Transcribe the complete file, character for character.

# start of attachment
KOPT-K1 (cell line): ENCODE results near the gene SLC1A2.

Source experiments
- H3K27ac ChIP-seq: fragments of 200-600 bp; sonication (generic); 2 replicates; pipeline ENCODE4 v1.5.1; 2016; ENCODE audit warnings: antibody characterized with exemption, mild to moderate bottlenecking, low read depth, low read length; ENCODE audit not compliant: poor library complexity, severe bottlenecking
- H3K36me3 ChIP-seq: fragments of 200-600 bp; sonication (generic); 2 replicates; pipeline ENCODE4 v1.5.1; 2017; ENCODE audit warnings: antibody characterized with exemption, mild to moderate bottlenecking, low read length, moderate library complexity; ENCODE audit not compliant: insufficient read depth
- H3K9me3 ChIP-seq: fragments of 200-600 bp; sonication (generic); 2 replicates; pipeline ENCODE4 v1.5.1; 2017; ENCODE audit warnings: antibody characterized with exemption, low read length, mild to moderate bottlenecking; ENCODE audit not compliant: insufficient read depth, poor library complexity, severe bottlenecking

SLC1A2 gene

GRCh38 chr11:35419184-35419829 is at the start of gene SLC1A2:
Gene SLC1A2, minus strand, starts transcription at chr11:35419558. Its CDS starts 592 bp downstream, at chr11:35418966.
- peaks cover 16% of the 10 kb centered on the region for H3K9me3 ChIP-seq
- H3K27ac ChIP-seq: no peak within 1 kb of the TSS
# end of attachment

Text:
KOPT-K1 (cell line): ENCODE results near the gene SLC1A2.

Source experiments
- H3K27ac ChIP-seq: fragments of 200-600 bp; sonication (generic); 2 replicates; pipeline ENCODE4 v1.5.1; 2016; ENCODE audit warnings: antibody characterized with exemption, mild to moderate bottlenecking, low read depth, low read length; ENCODE audit not compliant: poor library complexity, severe bottlenecking
- H3K36me3 ChIP-seq: fragments of 200-600 bp; sonication (generic); 2 replicates; pipeline ENCODE4 v1.5.1; 2017; ENCODE audit warnings: antibody characterized with exemption, mild to moderate bottlenecking, low read length, moderate library complexity; ENCODE audit not compliant: insufficient read depth
- H3K9me3 ChIP-seq: fragments of 200-600 bp; sonication (generic); 2 replicates; pipeline ENCODE4 v1.5.1; 2017; ENCODE audit warnings: antibody characterized with exemption, low read length, mild to moderate bottlenecking; ENCODE audit not compliant: insufficient read depth, poor library complexity, severe bottlenecking

SLC1A2 gene

GRCh38 chr11:35419184-35419829 is at the start of gene SLC1A2:
Gene SLC1A2, minus strand, starts transcription at chr11:35419558. Its CDS starts 592 bp downstream, at chr11:35418966.
- peaks cover 16% of the 10 kb centered on the region for H3K9me3 ChIP-seq
- H3K27ac ChIP-seq: no peak within 1 kb of the TSS